Women’s pioneer Jackie Kallen, the first and arguably most successful female manager in the boxing history, strongly believes unbeaten 21-year-old “Marvelous” Mykquan Williams (15-0-1, 7 KOs) will develop into her sixth world champion.
Williams, fighting out of East Hartford, CT, is the reigning the World Boxing Council (WBC) United States super lightweight champion.
“Mykey has a lot of the qualities as some of the greats in boxing,” Kallen said. “He has some of the flash and speed of fighters like Ray Leonard, and the training habits and dedication of Thomas Hearns and Mike Tyson. He also has a killer smile and good looks like Hector Camacho, Sr.
“Mykey can go all the way to a world title. He has the speed, attitude, and heart, along with exceptional boxing ability. He has been groomed perfectly by his trainer, Paul Cichon, who has kept Mykey true to his style, working hard to perfect his skill. Mykey trains hard, eats right, and takes the game seriously.”
“Jackie’s very experienced and knowledgeable in boxing,” Williams remarked. “She’s worked with some great, world-class fighters, so she knows the route to take for me to get there.”
Cichon added, “I sought out Jackie as our manager because of her love for the sports, as well as the knowledge of that she brings to the table. She’s very well respected, as she certainly deserves to be.”
Boxing has dramatically changed since Kallen covered her first fight for a Detroit daily newspaper in 1978. The card showcased Hearns and Mickey Goodwin. She became an instant fan and wrote about boxing on a regular basis. A legendary trainer/manager based in Detroit, Emanuel Steward, hired her as a publicist for his famed Kronk Gym. Some of her best friends to this day are fighters who she worked with back then. She and Hearns still get together.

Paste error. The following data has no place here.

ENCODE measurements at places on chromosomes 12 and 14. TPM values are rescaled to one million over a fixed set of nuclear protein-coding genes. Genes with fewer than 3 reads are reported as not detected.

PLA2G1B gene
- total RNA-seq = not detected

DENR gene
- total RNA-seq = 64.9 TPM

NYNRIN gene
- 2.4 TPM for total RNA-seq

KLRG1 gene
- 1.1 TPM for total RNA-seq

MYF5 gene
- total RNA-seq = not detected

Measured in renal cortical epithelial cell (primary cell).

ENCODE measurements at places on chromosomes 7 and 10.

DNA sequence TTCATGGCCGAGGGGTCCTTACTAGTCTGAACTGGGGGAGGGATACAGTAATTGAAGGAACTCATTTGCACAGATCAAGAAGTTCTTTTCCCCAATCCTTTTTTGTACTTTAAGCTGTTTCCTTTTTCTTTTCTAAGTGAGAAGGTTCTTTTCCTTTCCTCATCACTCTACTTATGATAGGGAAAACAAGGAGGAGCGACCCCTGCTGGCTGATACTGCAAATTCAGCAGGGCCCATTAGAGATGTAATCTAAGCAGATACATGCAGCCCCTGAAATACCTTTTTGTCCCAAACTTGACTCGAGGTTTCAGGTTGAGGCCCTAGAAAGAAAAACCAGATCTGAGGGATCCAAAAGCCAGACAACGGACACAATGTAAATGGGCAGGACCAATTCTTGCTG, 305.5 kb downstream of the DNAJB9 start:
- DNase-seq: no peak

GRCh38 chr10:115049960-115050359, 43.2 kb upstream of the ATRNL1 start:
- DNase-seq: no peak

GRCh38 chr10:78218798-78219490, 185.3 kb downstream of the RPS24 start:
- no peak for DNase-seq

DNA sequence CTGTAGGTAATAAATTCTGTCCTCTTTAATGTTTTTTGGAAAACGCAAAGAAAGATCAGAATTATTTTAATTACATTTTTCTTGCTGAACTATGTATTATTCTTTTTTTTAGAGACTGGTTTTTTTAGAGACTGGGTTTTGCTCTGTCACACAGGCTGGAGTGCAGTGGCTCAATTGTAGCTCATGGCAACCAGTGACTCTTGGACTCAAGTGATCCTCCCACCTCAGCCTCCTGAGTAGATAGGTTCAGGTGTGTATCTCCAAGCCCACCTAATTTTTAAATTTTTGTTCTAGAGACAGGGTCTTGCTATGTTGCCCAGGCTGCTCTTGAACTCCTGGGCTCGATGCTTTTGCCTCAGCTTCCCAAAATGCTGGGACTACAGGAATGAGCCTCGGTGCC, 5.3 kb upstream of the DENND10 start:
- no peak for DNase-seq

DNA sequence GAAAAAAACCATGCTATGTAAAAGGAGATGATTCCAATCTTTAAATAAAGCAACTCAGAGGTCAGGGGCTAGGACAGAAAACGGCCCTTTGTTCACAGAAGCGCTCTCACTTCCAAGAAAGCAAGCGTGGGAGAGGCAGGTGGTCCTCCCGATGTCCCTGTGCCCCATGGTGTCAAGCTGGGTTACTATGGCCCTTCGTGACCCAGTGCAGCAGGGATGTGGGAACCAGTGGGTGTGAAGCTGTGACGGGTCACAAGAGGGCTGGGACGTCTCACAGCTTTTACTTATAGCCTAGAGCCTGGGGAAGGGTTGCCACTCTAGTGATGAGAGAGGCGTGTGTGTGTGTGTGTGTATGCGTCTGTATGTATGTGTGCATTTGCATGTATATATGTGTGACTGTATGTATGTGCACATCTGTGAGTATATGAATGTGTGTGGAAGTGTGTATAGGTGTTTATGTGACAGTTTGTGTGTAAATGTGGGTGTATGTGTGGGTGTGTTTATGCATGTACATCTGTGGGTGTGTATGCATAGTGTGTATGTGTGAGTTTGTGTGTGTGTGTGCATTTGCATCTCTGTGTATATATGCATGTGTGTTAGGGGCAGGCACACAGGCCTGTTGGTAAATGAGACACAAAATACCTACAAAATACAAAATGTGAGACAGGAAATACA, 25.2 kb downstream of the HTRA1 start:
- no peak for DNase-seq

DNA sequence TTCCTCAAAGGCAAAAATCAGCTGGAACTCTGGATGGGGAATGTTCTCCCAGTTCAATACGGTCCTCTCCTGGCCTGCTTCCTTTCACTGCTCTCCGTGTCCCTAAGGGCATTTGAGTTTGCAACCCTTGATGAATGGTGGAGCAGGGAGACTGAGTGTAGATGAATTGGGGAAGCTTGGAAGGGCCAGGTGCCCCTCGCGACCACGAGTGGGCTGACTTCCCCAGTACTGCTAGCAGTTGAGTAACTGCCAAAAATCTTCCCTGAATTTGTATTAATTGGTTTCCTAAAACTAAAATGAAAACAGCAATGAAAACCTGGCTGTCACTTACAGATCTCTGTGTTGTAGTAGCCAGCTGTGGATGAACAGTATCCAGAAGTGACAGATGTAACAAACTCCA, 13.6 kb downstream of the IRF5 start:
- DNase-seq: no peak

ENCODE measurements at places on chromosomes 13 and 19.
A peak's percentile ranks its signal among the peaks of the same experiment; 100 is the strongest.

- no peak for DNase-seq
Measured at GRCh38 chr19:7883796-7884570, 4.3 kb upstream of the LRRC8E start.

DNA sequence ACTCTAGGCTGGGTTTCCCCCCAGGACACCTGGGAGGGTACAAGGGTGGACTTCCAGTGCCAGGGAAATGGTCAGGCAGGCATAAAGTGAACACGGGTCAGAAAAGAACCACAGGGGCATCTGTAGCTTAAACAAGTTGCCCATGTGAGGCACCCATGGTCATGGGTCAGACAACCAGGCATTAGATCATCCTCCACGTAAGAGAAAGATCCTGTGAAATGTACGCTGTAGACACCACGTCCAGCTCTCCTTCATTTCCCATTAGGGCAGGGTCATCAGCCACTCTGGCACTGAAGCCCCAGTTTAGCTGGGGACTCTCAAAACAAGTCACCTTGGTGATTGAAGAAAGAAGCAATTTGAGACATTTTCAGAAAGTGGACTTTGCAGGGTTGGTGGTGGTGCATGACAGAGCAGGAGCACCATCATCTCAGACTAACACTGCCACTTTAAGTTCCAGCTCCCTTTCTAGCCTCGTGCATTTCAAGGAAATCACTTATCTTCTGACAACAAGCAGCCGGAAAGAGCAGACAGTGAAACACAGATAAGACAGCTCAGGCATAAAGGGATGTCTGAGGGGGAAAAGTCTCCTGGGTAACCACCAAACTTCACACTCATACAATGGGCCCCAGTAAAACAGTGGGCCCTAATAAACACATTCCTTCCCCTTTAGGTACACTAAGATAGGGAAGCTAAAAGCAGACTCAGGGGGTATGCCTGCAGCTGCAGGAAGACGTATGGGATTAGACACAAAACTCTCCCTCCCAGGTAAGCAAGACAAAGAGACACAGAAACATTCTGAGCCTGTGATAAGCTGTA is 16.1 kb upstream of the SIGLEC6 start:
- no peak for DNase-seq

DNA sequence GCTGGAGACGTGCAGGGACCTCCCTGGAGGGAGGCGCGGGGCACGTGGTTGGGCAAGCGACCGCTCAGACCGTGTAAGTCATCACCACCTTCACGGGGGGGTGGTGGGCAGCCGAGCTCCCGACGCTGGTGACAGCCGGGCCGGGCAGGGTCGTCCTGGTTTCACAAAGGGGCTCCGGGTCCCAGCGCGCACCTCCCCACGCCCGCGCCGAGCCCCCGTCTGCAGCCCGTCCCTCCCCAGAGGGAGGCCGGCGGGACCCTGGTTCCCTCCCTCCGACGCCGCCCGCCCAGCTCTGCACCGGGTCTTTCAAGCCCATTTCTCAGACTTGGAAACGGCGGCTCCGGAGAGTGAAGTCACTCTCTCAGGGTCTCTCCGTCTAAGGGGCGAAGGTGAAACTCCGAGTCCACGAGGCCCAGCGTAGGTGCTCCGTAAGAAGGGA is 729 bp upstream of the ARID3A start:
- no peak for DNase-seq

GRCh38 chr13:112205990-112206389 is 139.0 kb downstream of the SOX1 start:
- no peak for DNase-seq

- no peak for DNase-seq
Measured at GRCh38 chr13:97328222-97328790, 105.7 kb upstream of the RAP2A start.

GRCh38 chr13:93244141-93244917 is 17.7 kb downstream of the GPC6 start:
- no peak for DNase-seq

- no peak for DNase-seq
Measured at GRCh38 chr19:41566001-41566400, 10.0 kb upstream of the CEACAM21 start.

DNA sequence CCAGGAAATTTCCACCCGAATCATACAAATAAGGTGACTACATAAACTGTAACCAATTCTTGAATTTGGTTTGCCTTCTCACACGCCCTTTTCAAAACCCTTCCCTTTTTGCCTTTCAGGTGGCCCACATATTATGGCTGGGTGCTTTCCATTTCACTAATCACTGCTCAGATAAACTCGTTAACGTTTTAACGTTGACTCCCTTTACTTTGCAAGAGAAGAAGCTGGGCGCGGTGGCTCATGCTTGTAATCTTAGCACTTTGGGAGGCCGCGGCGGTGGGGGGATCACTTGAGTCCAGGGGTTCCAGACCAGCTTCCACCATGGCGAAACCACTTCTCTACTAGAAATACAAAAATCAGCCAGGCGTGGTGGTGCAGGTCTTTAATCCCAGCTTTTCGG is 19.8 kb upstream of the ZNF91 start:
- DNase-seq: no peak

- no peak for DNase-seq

After serving as Kronk’s publicist for a decade, Kallen decided to branch out and she started managing fighters. Her first client was heavyweight Bobby Hitz, who today is a successful promoter and restaurateur in Chicago. She went on to manage a group of Who’s Who fighters, including world champions James Toney, Bronco McKart,Tom “Boom Boom” Johnson, Pinklon Thomas and Nonito Donaire.
Kallen, who overcame sexism in the boxing industry, is best known, perhaps, for her working relationship with Toney, largely because her life during that period was the inspiration for the popular 2004 movie, Against the Ropes, starring Meg Ryan as Kallen.
“Boxing today is a totally different animal,” she explained. “That’s not to say it’s better or worse, just different. There used to be more gyms in every city, heavy amateur programs, lots of shows on television networks, and enough local club shows to keep a young fighter active. I had guys back then who fought 8 to 10 times a year, which, of course, is almost impossible in 2020.
“There wasn’t as much information available on opponents either. If you were lucky, you could buy a tape. If the fighter hadn’t been on television, though, you were out of luck. There was no Internet, so there was nothing like BoxRec to check opponents’ records. You just had to believe the matchmaker. I had fighters expecting to fight a 14-4 guy who found out at the weigh in that he was actually 16-0.”
Boxing, likely the second-oldest profession, has continued to survive, albeit often on a roller-coaster ride.
“Today’s fighters are not as quick to fight each other as they were in the days of Hearns/Hagler/Leonard/Duran,” Kallen noted. “Back then, fighters wanted to really fight to be the best they could be. I see fighters today being more analytical and taking less chances.
“There are also more sanctioning organizations today. Back then it was most the WBA, WBC and IBF. Not to mention there was never one person who managed dozens and dozens of boxers at the same time. The game has definitely changed!”
Kallen, though is still heavily invested in the sport she loves. Confident Williams will be her next world champion, her dream is to be inducted into the Hall of Fame with Toney.
“In 1992,” Kallen concluded, “I was named ‘Manager of the Year’ and my love for the sport has never waned. As long as there is talent out there needing guidance, I will stay active.”